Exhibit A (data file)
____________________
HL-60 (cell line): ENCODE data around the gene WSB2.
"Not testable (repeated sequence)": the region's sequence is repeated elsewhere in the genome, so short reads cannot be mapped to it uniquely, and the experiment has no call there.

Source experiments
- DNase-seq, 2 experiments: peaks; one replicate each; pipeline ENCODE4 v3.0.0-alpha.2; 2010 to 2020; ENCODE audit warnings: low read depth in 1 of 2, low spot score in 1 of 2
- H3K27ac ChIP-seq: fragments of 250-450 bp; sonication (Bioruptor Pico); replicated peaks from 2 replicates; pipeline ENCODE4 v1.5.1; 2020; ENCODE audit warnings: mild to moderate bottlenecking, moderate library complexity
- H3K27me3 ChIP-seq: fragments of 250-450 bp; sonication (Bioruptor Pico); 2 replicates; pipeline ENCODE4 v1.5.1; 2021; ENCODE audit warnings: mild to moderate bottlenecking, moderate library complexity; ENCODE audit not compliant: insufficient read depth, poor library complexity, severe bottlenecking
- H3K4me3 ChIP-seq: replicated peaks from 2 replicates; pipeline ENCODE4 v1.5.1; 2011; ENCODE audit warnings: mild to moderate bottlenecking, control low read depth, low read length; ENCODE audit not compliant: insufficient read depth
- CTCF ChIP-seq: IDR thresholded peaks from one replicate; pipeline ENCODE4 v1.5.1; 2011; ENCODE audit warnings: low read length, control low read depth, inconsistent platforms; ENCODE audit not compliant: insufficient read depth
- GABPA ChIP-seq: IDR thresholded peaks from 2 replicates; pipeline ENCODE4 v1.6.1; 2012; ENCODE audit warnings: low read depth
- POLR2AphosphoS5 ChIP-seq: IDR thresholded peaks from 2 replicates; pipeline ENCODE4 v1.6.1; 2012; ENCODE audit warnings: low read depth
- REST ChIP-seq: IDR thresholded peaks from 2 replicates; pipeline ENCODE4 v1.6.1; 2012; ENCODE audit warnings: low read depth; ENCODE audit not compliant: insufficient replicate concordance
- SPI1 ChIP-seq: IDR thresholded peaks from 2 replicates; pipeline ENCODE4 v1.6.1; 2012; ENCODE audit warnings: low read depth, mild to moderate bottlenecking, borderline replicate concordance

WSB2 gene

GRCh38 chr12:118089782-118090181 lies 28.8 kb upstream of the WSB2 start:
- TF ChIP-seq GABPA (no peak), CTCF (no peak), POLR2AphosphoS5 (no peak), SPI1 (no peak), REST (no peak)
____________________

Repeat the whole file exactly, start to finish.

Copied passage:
HL-60 (cell line): ENCODE data around the gene WSB2.
"Not testable (repeated sequence)": the region's sequence is repeated elsewhere in the genome, so short reads cannot be mapped to it uniquely, and the experiment has no call there.

Source experiments
- DNase-seq, 2 experiments: peaks; one replicate each; pipeline ENCODE4 v3.0.0-alpha.2; 2010 to 2020; ENCODE audit warnings: low read depth in 1 of 2, low spot score in 1 of 2
- H3K27ac ChIP-seq: fragments of 250-450 bp; sonication (Bioruptor Pico); replicated peaks from 2 replicates; pipeline ENCODE4 v1.5.1; 2020; ENCODE audit warnings: mild to moderate bottlenecking, moderate library complexity
- H3K27me3 ChIP-seq: fragments of 250-450 bp; sonication (Bioruptor Pico); 2 replicates; pipeline ENCODE4 v1.5.1; 2021; ENCODE audit warnings: mild to moderate bottlenecking, moderate library complexity; ENCODE audit not compliant: insufficient read depth, poor library complexity, severe bottlenecking
- H3K4me3 ChIP-seq: replicated peaks from 2 replicates; pipeline ENCODE4 v1.5.1; 2011; ENCODE audit warnings: mild to moderate bottlenecking, control low read depth, low read length; ENCODE audit not compliant: insufficient read depth
- CTCF ChIP-seq: IDR thresholded peaks from one replicate; pipeline ENCODE4 v1.5.1; 2011; ENCODE audit warnings: low read length, control low read depth, inconsistent platforms; ENCODE audit not compliant: insufficient read depth
- GABPA ChIP-seq: IDR thresholded peaks from 2 replicates; pipeline ENCODE4 v1.6.1; 2012; ENCODE audit warnings: low read depth
- POLR2AphosphoS5 ChIP-seq: IDR thresholded peaks from 2 replicates; pipeline ENCODE4 v1.6.1; 2012; ENCODE audit warnings: low read depth
- REST ChIP-seq: IDR thresholded peaks from 2 replicates; pipeline ENCODE4 v1.6.1; 2012; ENCODE audit warnings: low read depth; ENCODE audit not compliant: insufficient replicate concordance
- SPI1 ChIP-seq: IDR thresholded peaks from 2 replicates; pipeline ENCODE4 v1.6.1; 2012; ENCODE audit warnings: low read depth, mild to moderate bottlenecking, borderline replicate concordance

WSB2 gene

GRCh38 chr12:118089782-118090181 lies 28.8 kb upstream of the WSB2 start:
- TF ChIP-seq GABPA (no peak), CTCF (no peak), POLR2AphosphoS5 (no peak), SPI1 (no peak), REST (no peak)